National Indigenous Television
National Indigenous Television (NITV) was launched in 2012. This free to air channel is made by, for and about Aboriginal and Torres Strait Islander people – “Through us, you will discover a channel for all Australians”. Showcasing stories from the cultural heart of Australia, NITV provides a rich diversity of cultures, languages and talent. With News, Politics, Art, and Indigenous stories covering a multitude of other subjects, NITV places culture at the heart of media.
The Angus Project
This show, airing since 2018, places physical disability in the spotlight of comedy. Set in Regional Australia, The Angus Project focuses on a 20 year old male who wanders through his life with his ‘useless’ carer. Nina Oyama, who plays the career emphasises their desire to “dispel the myth that people with disabilities have to live this very inspirational life”.
This echoes a very important aspect of inclusion of all types, that the person who is in a particular role is more than their unique, identifying traits.
Bridie McKim is an up and coming actor who is female and has cerebral palsy. Playing the lead role in the ABC’s imminent show The Heights, Bridie highlights the future minimalization of her condition in future roles she may play, because having a disability is “part of my identity, but it’s not my whole identity; it’s not all that I am”.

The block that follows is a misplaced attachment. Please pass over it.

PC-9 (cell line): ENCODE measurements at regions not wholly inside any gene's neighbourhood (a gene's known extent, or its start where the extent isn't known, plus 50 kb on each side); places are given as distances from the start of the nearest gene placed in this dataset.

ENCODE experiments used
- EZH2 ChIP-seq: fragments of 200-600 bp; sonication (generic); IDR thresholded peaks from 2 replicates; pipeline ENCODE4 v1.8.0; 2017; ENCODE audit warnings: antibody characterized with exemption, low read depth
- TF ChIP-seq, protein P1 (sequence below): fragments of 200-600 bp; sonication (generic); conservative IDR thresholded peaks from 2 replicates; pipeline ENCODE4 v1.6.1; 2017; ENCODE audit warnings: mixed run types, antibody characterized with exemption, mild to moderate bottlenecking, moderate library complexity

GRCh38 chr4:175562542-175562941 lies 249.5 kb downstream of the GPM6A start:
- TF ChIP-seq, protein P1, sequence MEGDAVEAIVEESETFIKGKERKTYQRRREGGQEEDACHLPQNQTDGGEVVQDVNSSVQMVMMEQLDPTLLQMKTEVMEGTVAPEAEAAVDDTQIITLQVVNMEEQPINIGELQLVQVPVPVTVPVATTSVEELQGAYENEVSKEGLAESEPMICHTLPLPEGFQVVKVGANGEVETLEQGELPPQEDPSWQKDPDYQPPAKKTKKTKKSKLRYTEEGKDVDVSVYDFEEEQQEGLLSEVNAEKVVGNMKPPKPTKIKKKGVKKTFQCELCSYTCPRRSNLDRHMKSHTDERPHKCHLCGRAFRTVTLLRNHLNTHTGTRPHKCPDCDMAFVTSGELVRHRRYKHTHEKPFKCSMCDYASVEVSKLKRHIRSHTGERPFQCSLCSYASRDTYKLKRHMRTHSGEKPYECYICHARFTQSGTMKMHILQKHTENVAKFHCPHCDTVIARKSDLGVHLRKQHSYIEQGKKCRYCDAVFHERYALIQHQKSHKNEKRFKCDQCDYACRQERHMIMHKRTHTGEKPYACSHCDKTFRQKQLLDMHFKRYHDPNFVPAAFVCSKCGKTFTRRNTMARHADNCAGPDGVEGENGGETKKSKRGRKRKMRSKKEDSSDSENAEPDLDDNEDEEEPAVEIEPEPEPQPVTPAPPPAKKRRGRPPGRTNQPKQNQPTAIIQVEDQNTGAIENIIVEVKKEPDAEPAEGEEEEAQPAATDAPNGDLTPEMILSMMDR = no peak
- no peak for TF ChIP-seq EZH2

The Heights is set around the lives, scandals and romances of a housing commission space and centre’s on Bridie’s character, the sassy queen, Sabine and is available to watch on ABC iview.
This multi series, multi award winning drama centres on 30-something obstetrician Nina Proudman and her family and friends, as they navigate the chaos of modern life. One of her cohort is Cherie, an character played by indigenous actress Deborah Mailman, but her indigenous culture, future, history, heritage or identity is not central to her characterisation. This colour-blind casting is a successful blueprint in finding the way forward for diversity and inclusion in the media, and is one way of expressing the idea that all cultures are normal and valid and, therefore, the cultural heritage of an actor need not even be a part of the script.
Premiering in 2016, this thoughtful six-part drama series showcases, updates and spotlights Dreamtime stories in a super heroic setting. A Cleverman is an Aboriginal Medicine Man guiding young men through their rites of passage into adulthood. Could it be that programs like this can help the Australian media on its passage into a diverse representation of the Australian Public?
With 20% of the population living with a disability and watching TV shows that only have 4% of characters with disabilities, it is very hard to find shows that champion differently abled characters. In light of this, Cloudstreet is an exceptional find.
The protagonist, Fish Lamb, played by Hugo Johnstone-Burt, is involved in a near-drowning and is left with severe mental impairment, but the driving force behind this show is that Fish is the narrator who can communicate with the audience, but not with his fellow characters. Insightful in its concept, it viscerally illustrates how we the public are often unable to hear the voices of the differently abled, even if we appear to be listening, and this failing has the capacity to catalyse real change in the way people who do not live with a disability communicate with the differently abled.
Cloudstreet is available on Foxtel.